Jimmy Williams, who sang with Double Exposure and The Trammps, is sadly no more with us. He died on Monday morning, 6 days after Double Exposure revealed on their Facebook page he was facing an aggressive form of cancer which had spread to his brain. This leavin’ us cryin’ the loss of another Philly sound hero…
Hailing from Philadelphia, PA, Jimmy Williams, Charles Whittington, Leonard (Butch) Davis, and Joe Harris started singing together at Junior High School. Believing in their God given talents, they reunited after their military obligations and moved forward to fulfill their dream of becoming recording artists. They worked hard for that, doin’ countless live P.A.’s with mixed experiences. But they kept on.
Evolving under the United Image banner since 1961, they ended up signing a recording deal with Stax Records 10 years after upon the recommendation of some DJ’s. They released a single – ‘Love’s Creeping Up On Me’ which Leon Ware co-wrote – on subsidiary label Volt. Then they started working on an album which Bunny Sigler co-produced. But the latter never saw the light, most likely because of internal problems at the record label.
United image released another single – the Morris Bailey penned and arranged ‘The African Bump’ – on Jesse James‘ Branding Iron Records back in 1972. And that would be pretty much about it until 1975. Then one day, when he was shopping in down town Philadelphia, Joe Harris suddenly heard someone calling his name aloud. This was just Norman Harris of the newly formed Baker-Harris-Young Productions company who offered him to come to his office the day after to audition for a record company. With that record company being none other but Salsoul Records which VP Ken Cayre represented for the occasion.
The audition happened to be a success. The group eventually changed their name into something more modern upon suggestions. Some of the band members had been joking about pics someone had taken saying this looked like a double exposure. With the rest being history…
Jimmy Williams and cohorts released their debut-album – ‘Ten Percent’ – back in 1976. It would be the strongest of the 3 albums they recorded in total. Along with the title track and ‘My Love Is Free’, ‘Everyman’ was another big Dance hit. With the three of them years after receiving outstanding remix works. Respectively by Masters At Work, Frankie Knuckles and Joe Claussell.
Double Exposure at last had got the worldwide recognition. Alas, financial problems with their manager at the time interrupted them in the process of dropping their follow-up. With its release date postponed by the label until the matter was sorted out with the signature of a new deal. ‘Fourplay’, their follow-up followed in 1978, although none of its material had the power of its predecessor. The group eventually dropping their final album – ‘Locker Room’ – the year after. An album which included ‘I Got The Hots (For Ya)’.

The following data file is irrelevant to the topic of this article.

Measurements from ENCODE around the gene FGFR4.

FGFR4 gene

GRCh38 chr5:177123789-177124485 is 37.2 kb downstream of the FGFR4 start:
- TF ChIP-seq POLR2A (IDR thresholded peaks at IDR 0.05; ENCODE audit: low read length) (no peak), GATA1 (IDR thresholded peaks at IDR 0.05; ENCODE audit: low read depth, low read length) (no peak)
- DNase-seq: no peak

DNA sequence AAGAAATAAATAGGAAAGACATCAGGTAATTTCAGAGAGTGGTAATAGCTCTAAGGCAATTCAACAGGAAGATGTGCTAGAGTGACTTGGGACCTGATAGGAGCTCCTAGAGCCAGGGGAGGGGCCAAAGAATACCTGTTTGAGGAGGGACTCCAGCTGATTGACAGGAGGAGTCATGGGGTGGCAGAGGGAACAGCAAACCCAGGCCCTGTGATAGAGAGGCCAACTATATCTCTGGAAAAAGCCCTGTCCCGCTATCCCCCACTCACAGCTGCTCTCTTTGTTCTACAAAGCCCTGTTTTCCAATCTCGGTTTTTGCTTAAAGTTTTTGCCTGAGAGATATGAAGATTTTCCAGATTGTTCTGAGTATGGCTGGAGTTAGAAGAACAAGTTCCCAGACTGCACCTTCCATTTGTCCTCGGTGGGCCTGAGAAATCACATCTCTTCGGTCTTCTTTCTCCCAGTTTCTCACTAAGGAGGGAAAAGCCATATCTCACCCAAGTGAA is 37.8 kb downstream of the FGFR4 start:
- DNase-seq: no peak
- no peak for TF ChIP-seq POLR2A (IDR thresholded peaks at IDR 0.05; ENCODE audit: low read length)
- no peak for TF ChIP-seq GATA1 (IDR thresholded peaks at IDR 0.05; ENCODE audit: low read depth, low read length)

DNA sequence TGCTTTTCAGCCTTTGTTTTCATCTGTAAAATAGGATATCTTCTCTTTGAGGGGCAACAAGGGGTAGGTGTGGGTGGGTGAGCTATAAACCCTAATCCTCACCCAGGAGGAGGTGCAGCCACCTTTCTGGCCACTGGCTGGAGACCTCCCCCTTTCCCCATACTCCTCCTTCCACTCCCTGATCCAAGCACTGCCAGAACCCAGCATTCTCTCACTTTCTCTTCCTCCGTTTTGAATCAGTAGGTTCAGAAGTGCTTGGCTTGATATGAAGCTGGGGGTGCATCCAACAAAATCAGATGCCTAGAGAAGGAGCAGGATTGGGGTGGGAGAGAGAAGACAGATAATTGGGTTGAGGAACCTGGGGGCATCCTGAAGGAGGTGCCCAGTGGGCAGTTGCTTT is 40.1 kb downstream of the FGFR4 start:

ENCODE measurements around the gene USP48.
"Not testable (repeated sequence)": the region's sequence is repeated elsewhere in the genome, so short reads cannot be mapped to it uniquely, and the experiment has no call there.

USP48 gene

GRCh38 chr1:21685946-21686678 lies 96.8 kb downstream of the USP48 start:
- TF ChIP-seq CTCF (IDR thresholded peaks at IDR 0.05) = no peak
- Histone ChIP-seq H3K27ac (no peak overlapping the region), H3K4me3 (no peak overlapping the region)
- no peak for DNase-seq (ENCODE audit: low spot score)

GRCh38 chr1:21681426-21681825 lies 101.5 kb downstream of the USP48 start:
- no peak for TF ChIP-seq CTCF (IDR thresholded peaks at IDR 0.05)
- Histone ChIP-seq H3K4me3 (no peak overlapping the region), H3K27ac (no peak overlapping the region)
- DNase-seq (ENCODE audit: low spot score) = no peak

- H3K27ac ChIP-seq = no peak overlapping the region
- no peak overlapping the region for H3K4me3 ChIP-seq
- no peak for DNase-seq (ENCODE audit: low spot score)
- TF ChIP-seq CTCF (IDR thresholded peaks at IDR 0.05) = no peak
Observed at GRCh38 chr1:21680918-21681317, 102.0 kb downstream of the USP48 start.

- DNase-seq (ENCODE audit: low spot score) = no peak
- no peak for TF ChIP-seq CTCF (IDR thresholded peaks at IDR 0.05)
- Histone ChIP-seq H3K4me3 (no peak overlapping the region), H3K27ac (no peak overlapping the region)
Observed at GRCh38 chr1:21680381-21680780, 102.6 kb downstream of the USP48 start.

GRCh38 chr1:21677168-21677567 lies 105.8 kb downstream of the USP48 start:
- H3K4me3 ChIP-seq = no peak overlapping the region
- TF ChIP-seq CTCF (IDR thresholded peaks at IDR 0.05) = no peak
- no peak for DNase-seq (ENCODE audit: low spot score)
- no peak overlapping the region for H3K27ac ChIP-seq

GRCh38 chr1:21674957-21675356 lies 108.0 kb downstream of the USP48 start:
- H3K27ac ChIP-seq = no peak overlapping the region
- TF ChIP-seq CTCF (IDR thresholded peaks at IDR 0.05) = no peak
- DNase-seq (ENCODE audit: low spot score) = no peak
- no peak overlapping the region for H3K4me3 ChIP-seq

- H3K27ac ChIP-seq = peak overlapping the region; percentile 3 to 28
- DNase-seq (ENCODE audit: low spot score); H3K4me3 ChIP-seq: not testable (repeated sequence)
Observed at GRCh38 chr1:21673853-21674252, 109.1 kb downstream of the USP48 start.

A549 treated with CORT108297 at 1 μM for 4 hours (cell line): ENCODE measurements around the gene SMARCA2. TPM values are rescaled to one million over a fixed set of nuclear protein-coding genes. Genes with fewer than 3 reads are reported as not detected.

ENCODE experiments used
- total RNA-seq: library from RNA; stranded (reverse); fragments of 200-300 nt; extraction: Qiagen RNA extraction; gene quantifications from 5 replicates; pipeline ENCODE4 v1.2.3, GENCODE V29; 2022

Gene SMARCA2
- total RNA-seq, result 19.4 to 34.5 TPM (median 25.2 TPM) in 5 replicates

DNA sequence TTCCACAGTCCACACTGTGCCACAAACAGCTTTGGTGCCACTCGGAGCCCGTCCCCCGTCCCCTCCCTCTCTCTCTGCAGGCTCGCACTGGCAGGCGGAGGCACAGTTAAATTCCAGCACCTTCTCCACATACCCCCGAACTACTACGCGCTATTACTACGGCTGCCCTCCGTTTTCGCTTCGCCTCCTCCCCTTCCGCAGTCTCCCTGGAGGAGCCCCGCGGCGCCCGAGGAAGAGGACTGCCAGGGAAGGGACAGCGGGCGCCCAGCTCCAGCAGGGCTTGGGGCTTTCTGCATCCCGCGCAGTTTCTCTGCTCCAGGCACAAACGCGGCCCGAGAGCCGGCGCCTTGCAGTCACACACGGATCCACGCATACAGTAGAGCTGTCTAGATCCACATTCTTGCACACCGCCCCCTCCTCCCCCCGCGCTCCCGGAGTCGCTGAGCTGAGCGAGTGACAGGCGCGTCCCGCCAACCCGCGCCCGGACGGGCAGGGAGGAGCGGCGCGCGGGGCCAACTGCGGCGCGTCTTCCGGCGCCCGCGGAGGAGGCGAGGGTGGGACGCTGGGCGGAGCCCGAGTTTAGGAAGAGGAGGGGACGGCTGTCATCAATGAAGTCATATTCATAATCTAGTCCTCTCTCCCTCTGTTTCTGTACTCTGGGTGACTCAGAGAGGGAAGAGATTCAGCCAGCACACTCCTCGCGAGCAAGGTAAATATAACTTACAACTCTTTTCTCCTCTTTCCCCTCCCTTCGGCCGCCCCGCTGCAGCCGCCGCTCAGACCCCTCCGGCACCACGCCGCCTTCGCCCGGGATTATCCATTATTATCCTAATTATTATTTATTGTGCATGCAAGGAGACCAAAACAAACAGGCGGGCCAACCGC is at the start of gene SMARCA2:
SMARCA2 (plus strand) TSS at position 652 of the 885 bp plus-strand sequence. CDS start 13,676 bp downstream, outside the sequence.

Although it didn’t reach the same status, this track, produced by Ron Baker with mixing work courtesy of Bobby DJ Guttardo received quite a heavy support by the likes of WBLS Frankie Crocker. I remember how long I remained before knowing what it was. Having just a little part of it from a tape which had been recorded at the time. Until the moment I found a copy of it, more than 20 years after at my French friend Aldo‘s A1 record store in Manhattan.
By the end of 1979, the guys had started thinking of other ways to make a living. And although they never officially declared the group broken, each of them went his own way. Jimmy Williams replacing Jimmy Ellis as the lead singer of The Trammps.
The latter eventually released a couple of singles as a solo artist. The first – ‘All Of My Lovin” – back in 1983 on Salsoul with production work courtesy of Bert Reid (Crown Heights Affair). The second – ‘Do You Really Want To Wait?’ – 4 years after along with producer David Pic Conley (Surface).
Another track worth the mention is most likely ‘You Are My Everything’. A jam which the late Vincent Montana, Jr. released back in 2006 on his PSW label.
The four guys have remained like brothers along with time. They never missed an opportunity to do a show whenever they could. And on this sad days, our deepest thoughts are coming their way. As to Jimmy Williams‘ family and friends.
My love is… free to you guys, and has always been…
With warm thanks to Gary Van den Bussche at Disco, Soul, Gold, for letting us know.
Tribute: Jimmy Williams